23. 23. The tradingapp-servlet.xml file a.k.a. Spring beans XML file is where the majority of your configuration is done. For example: If working with the URL: /logon.htm Because the URL ends with .htm the DispatcherServlet loads the tradingapp-servlet.xml file to determine which controller to use. The tradingapp-servlet.xml file uses Springs SimpleUrlHandlerMapping class to map the URL to a controller, in this case the LogonFormController Next…what the tradingapp-servlet.xml looks like.
  24. 24. tradingapp-servlet.xml <bean id="urlMapping" class="org.springframework.SimpleUrlHandlerMapping"> <property name="urlMap"> <map> <entry key="/logon.htm"> <ref bean="logonForm"/> </entry> </map> This class extends Springs SimpleFormController </property> Which defines a setSuccessView() method </bean> <bean id="logonForm" class="com.tradingapp.LogonFormController"> <property name="sessionForm"><value>true</value></property> <property name="commandName"><value>credentials</value></property <property name="commandClass"> <value>com.tradingapp.Credentials</value> </property> <property name="validator"><ref bean="logonValidator"/></property> <property name="formView"><value>logon</value></property> <property name="successView"><value>portfolio.htm</value></property> </bean> If it passes “validator” then successView, passes to portfolio.htm page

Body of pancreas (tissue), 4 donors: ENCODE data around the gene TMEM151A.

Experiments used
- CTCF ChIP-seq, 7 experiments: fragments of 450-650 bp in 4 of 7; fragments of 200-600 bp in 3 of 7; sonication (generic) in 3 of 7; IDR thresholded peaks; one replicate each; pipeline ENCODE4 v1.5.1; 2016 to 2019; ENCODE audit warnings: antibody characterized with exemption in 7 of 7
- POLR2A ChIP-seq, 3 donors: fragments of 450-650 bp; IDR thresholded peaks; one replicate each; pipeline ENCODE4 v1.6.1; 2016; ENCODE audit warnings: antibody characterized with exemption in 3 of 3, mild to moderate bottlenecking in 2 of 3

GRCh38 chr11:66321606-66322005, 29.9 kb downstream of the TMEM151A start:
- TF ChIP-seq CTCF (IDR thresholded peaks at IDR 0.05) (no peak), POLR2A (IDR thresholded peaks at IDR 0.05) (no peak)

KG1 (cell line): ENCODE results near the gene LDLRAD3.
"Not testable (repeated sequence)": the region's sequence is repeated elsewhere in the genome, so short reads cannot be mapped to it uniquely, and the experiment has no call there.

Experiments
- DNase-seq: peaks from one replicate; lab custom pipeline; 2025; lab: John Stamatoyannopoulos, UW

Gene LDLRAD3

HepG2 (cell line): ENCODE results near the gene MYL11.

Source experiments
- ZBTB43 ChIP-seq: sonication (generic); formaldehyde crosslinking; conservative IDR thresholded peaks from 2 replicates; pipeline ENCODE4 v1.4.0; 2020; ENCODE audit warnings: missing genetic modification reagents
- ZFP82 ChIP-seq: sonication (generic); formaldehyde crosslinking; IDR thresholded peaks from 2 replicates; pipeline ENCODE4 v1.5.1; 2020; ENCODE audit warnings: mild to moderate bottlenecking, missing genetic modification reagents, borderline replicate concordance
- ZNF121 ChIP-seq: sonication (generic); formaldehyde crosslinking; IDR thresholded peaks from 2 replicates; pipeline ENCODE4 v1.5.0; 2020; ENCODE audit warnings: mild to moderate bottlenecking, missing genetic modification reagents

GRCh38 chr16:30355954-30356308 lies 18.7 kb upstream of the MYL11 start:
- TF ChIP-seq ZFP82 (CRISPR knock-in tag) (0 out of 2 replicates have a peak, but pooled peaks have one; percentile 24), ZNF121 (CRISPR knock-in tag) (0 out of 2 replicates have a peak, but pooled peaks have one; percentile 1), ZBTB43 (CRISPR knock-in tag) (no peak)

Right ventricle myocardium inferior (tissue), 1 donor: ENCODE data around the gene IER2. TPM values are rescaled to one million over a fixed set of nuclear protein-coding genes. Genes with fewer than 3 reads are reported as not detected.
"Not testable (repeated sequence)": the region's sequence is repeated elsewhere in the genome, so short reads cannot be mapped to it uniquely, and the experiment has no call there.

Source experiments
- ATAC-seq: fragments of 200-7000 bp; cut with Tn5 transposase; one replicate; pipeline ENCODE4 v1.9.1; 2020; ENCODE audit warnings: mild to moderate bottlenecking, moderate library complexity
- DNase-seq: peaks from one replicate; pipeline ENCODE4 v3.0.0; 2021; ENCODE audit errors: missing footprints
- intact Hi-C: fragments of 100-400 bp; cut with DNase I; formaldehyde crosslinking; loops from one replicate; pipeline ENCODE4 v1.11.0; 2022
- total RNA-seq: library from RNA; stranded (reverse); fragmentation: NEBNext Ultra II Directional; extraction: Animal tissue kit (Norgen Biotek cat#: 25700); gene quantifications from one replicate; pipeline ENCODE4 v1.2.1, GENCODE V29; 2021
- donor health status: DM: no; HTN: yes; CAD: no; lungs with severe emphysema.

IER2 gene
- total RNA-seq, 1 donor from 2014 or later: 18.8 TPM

25. 25. Review of the process so far • User goes to this URL: http://tradingapp/logon.htm • Since the URL ends with “.htm”, the tradingapp-servlet.xml file is loaded to determine what controller to use. • The <bean name urlMapping …/> says to refer to the <bean id="logonForm" class="com.tradingapp.LogonFormController"> • Since the LogonFormController extends SimpleFormController we can use the methods defined in the SimpleFormController class to do all kinds of form checking, e.g. validation.
  26. 26. What our LogonFormController Looks Like. public class LogonFormController extends SimpleFormController { public ModelAndView onSubmit(Object command) throws ServletException { return new ModelAndView(new RedirectView(getSuccessView())); } } Remember our tradingapp-servler.xml file? <bean id="logonForm" class="com.tradingapp.LogonFormController"> <property name="sessionForm"><value>true</value></property> <property name="commandName"><value>credentials</value></property <property name="commandClass"> <value>com.tradingapp.Credentials</value> </property> <property name="validator"><ref bean="logonValidator"/></property> <property name="formView"><value>logon</value></property> <property name="successView"><value>portfolio.htm</value></property> </bean> If no validation errors, go here
  27. 27. successView /portfolio.htm
  28. 28. Where do I go if there is a validation error in my logon page? tradingapp-servler.xml <bean id="logonForm" class="com.tradingapp.LogonFormController"> <property name="sessionForm"><value>true</value></property> <property name="commandName"><value>credentials</value></property <property name="commandClass"> <value>com.tradingapp.Credentials</value> </property> <property name="validator"><ref bean="logonValidator"/></property> <property name="formView"><value>logon</value></property> <property name="successView"><value>portfolio.htm</value></property> </bean> <bean id="logonValidator" class="com.devx.tradingapp.web.LogonValidator"/> *** Your LogonFormController will check the validation “first” without writing any additional code because your LogonFormController extends Springs SimpleFormController. Next: The LogonValidator implements Springs Validator interface. On error go back to formView, that is where you started.